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When most people are looking to improve their health, they often latch on to the latest health or fitness trends without doing a lot of research. Some people look at getting calorie counting apps, shopping at health food stores, or joining a local crossfit or boot camp class. We aren’t discounting diet and exercise (because they are important!), but one of the best ways to quickly improve your health is by learning how to read nutrition labels.

Every packaged food product in the United States has to have a nutrition label. Knowing how to read the information on these labels could save your life, and ignoring this information could increase your risk of heart disease, diabetes, or cancer. These labels don’t contain complex scientific information or difficult mathematical equations. They are not that scary, and we are going to teach you how to decipher them in order to become a healthier person.

Serving Size:

This information is always found at the top of the nutrition label. Be mindful of the serving size and the amount of servings per package. For instance, a bag of chips may have a serving size of 14 chips, but there are four servings in the package. Eating the whole package, then, increases your intake of every other item on the label.

Nutritional Facts:

Everything that is inside the black lines (calories, sugars, protein, sodium, fats, etc.) is representative of one serving. That is the most important thing to understand! If one serving has 200 calories, but there are 2.5 servings in the container, eating the whole container means that you consume 500 calories. It’s a clever marketing trick because people commonly overlook that the ingredients represent one serving.

The Fats:

There are several numbers and names that you must pay attention to on nutrition labels. A product that says it is 99% fat free should theoretically contain 1% fat. This is most often representative of the weight of the product. Fats are listed multiple ways, with multiple values, in one area on the label. This is confusing! Dressings, condiments, soups, or canned foods can all be diluted with water, which increases the weight but not the fat. Companies can sell a product that is 90% fat by diluting it, seasoning it, and marketing it as 98% fat free.

This isn’t to say that all fats are bad for you. Nuts and seeds, coconut oil, olive oil, avocados, and other plant-based foods c ontain beneficial, heart-healthy fats. On nutrition labels, you have to look out for and avoid trans fats and saturated fats, both of which can contribute to heart disease.

Cholesterol & Sodium:

The goal should be to limit your consumption of both of these ingredients. Excessively consuming both of these can lead to high blood pressure and high cholesterol. Again, pay attention to the serving size and amount of servings per container, because you might be consuming 500 milligrams of sodium, when you think you are only consuming 150 milligrams.h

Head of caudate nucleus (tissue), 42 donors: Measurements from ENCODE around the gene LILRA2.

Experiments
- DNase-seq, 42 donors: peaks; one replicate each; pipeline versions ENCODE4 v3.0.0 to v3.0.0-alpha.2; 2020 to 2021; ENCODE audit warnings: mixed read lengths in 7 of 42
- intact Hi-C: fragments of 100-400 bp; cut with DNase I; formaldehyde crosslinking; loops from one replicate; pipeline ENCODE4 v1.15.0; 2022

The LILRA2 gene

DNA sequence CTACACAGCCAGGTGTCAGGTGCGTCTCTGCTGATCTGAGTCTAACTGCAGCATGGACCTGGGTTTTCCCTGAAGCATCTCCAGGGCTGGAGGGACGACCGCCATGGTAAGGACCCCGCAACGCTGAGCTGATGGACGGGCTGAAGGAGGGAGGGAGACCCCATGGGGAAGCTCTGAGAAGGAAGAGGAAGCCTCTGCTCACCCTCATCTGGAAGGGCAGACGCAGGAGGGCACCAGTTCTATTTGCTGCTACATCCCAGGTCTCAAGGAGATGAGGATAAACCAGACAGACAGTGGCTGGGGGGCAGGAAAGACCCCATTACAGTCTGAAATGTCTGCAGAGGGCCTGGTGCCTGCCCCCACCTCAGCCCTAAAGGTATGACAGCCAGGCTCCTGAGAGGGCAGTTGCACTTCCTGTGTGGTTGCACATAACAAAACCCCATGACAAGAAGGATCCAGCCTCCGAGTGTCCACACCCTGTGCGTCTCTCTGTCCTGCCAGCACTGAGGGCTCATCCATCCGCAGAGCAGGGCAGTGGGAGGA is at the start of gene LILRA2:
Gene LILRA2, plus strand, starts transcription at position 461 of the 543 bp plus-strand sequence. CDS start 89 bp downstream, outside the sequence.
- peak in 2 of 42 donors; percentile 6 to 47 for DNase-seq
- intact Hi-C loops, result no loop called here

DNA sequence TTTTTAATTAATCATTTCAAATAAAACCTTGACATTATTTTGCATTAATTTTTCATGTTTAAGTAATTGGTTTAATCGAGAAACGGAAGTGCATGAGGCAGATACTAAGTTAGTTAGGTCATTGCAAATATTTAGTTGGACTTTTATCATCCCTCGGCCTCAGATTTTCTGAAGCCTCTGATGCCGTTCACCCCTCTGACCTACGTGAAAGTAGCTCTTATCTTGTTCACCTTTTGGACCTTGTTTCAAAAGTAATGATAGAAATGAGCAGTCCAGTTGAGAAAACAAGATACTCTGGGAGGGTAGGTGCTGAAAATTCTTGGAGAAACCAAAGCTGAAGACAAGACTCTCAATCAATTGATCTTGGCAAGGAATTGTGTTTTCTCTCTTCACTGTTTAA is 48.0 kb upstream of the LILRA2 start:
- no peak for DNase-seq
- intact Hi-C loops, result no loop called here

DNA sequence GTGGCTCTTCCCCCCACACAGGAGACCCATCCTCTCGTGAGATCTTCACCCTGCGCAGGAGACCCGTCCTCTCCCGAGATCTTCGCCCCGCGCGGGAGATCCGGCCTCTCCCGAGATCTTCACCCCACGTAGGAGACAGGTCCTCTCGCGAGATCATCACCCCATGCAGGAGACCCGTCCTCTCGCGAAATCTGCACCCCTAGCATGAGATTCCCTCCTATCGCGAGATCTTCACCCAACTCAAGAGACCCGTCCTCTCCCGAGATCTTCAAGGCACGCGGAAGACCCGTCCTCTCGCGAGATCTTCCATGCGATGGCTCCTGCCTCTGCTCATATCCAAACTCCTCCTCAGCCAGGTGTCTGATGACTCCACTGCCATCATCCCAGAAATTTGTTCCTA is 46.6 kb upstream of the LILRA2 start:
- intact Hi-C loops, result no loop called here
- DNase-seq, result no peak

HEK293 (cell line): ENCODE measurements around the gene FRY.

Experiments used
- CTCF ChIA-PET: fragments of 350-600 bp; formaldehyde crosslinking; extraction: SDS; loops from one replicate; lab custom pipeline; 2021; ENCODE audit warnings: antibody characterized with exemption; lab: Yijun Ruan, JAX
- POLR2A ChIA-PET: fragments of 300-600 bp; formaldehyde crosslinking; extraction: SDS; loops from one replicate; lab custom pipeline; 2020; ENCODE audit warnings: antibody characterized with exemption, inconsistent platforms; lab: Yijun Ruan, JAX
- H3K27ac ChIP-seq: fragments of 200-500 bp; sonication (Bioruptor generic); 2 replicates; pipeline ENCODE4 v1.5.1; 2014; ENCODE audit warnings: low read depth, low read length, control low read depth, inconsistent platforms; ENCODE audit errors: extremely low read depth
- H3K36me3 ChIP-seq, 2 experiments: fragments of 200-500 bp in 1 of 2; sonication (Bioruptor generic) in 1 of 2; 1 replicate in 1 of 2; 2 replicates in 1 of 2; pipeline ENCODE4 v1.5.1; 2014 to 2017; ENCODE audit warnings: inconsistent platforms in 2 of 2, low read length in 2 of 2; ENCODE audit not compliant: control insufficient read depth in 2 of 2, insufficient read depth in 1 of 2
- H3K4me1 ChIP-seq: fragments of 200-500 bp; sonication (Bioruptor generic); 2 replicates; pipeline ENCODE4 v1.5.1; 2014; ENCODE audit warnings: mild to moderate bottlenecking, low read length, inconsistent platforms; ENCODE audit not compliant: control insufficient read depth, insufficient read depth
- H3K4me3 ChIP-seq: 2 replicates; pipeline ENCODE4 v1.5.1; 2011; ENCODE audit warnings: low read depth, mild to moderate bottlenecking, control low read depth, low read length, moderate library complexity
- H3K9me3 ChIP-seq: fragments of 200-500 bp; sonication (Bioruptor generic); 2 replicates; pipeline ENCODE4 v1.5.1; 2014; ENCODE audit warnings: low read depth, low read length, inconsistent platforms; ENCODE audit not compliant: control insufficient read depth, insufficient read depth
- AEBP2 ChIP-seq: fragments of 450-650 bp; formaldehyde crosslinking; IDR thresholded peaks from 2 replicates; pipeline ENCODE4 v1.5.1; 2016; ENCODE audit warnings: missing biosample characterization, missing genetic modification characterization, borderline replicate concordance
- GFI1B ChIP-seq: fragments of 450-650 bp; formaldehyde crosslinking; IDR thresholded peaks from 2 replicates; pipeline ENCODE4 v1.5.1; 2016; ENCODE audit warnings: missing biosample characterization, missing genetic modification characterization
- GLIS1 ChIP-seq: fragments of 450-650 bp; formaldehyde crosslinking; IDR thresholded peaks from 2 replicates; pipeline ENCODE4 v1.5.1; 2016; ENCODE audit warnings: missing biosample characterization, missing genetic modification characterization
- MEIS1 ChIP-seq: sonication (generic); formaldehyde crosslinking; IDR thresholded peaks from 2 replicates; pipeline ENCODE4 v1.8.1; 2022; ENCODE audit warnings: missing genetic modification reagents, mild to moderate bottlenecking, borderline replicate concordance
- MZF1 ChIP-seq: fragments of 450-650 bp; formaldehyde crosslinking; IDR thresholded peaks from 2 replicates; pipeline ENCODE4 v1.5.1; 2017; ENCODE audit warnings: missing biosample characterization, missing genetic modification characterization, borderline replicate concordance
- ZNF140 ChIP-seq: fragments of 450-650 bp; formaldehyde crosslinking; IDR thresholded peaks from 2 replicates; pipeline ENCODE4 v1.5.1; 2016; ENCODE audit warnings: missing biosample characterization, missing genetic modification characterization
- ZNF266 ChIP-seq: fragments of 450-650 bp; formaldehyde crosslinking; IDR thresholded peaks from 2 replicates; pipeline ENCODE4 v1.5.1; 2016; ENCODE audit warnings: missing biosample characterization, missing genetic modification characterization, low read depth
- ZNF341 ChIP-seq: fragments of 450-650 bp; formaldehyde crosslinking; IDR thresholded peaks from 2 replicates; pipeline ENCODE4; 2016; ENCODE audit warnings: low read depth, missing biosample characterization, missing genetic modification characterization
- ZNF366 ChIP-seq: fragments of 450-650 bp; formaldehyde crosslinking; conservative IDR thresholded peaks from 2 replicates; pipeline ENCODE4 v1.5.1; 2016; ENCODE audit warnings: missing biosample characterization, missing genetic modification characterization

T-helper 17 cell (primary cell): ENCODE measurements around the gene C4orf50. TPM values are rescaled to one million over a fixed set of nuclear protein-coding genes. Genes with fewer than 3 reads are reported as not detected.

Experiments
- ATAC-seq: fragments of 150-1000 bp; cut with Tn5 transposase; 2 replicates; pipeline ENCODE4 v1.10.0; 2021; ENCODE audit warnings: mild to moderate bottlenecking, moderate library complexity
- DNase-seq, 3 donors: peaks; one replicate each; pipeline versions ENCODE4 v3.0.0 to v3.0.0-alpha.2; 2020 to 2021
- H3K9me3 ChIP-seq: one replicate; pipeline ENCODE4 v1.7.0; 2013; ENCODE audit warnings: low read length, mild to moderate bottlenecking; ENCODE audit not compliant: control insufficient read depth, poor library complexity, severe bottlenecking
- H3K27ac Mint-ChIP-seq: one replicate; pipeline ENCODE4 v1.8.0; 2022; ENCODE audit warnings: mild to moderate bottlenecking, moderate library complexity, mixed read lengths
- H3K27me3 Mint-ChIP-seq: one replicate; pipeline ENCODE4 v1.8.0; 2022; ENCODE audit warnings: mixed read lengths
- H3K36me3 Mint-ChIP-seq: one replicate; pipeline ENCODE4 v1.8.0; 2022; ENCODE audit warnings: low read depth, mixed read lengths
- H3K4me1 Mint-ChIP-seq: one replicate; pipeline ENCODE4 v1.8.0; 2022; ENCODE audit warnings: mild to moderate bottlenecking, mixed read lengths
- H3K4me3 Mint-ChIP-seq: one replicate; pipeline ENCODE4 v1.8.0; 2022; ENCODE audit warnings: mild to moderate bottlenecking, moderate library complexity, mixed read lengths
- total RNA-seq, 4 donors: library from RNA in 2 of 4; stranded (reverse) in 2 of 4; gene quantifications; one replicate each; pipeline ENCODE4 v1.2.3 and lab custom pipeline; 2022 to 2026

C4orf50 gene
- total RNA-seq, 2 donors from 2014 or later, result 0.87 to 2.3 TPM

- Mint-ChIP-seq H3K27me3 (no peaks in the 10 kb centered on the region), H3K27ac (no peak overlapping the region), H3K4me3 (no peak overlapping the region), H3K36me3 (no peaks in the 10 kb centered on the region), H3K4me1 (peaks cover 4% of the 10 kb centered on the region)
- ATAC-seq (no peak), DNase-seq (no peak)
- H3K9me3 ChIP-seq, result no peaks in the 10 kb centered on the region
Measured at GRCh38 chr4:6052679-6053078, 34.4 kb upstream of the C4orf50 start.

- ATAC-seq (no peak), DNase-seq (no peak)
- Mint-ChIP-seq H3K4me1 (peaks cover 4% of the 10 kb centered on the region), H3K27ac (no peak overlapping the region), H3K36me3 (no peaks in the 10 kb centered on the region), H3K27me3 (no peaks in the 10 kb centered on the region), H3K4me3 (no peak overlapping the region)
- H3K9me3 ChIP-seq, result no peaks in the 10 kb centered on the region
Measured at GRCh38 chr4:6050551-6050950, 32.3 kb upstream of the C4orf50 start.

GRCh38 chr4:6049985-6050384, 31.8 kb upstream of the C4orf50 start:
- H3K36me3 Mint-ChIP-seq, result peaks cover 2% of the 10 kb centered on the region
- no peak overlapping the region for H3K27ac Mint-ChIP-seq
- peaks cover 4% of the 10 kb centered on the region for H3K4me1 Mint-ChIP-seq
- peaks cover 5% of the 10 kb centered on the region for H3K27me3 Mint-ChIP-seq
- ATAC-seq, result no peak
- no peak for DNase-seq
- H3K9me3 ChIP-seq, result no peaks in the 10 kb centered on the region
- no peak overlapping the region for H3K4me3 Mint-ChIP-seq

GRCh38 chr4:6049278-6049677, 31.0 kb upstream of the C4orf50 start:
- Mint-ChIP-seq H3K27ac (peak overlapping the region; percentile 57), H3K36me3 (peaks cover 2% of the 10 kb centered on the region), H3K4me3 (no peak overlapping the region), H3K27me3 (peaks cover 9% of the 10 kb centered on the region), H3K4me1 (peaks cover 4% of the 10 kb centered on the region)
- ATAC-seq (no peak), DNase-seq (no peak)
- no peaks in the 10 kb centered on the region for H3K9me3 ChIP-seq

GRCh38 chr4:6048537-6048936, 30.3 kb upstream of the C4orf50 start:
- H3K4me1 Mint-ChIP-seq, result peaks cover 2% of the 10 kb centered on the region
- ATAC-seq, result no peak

Carbohydrates:

Carbohydrates are the breads, grains, fibers, and sugars in foods. Dietary fiber is integral for a healthy digestive system and can keep you satiated between meals. You have to watch out for sugars because, like trans fats, they have been linked to a host of health problems. The types of carbohydrates should also be of major concern. Foods like breads, pastas, or chips are often low in fiber and high in carbohydrates. While these foods may not contain a lot of sugars, the carbohydrates will operate similarly in your bloodstream. They are simple carbs. You want to focus on complex carbs from foods like broccoli, pears, carrots, sweet potatoes, bananas, quinoa, buckwheat, whole oats, and apples.

Vitamins & Minerals:

Truth be told, you shouldn’t pay any attention to the vitamins in a packaged food product. These numbers are notoriously low and you should focus on fresh fruits and vegetables to obtain a wide variety of vitamins and minerals.

The Percentages:

On the right side of the nutrition label, you will notice different percentage values that correlate to the fats, sodium, sugars, and protein. The percentages are based on a 2,000-calorie per day diet. Keep in mind that if there are 2.5 servings in a certain food and one serving satisfies 20% of your daily sodium intake, you could be at 50% by just eating one snack.

Now you know how to read nutrition labels! There’s no need to be afraid, and there’s no reason to think something is healthy when you can clearly read that it isn’t. Lastly, don’t forget to read the actual ingredients. Remember that the ingredients are listed in order of the amount. If high fructose corn syrup is first on the list, you can bank on that food product being high in calories with minimal nutritional value, if any. Additionally, the longer the ingredient list, the worse the food is for you. While this information is beneficial for your health, the best way to remain healthy is to focus on foods that don’t have nutrition labels. Fruits, vegetables, nuts, seeds, legumes, and whole grains can help you remain on the healthy path.